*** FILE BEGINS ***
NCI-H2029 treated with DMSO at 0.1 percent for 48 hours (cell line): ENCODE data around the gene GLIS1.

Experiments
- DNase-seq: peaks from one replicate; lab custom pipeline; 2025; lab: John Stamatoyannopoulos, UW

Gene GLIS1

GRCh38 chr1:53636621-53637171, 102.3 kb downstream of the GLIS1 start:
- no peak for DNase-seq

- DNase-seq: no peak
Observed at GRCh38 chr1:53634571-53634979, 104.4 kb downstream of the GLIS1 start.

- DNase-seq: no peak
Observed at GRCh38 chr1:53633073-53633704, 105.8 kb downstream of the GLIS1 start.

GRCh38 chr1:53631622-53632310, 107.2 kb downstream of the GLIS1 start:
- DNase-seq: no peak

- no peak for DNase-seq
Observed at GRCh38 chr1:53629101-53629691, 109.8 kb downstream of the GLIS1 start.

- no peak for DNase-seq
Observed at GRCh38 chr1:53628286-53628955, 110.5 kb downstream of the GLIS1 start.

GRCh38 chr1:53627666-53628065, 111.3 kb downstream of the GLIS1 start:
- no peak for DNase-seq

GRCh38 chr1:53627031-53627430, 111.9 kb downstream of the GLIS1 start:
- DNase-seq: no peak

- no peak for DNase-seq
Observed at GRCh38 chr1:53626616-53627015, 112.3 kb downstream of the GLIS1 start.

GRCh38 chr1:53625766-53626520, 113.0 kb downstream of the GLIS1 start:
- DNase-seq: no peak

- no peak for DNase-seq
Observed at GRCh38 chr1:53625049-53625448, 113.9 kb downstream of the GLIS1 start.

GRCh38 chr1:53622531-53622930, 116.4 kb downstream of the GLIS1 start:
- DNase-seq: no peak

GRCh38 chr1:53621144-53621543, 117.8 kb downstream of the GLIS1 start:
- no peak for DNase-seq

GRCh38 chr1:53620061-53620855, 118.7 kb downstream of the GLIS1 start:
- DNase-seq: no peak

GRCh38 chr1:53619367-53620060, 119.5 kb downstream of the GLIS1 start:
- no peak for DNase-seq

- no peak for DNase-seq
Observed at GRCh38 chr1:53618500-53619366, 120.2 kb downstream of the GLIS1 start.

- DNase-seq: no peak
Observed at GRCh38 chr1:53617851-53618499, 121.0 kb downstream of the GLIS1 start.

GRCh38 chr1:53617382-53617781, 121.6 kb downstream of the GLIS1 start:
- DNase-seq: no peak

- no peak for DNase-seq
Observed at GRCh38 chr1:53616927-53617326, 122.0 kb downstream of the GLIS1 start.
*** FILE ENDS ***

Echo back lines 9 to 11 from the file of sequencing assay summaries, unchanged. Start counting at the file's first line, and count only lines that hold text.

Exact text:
- DNase-seq: no peak
Observed at GRCh38 chr1:53633073-53633704, 105.8 kb downstream of the GLIS1 start.

GRCh38 chr1:53631622-53632310, 107.2 kb downstream of the GLIS1 start: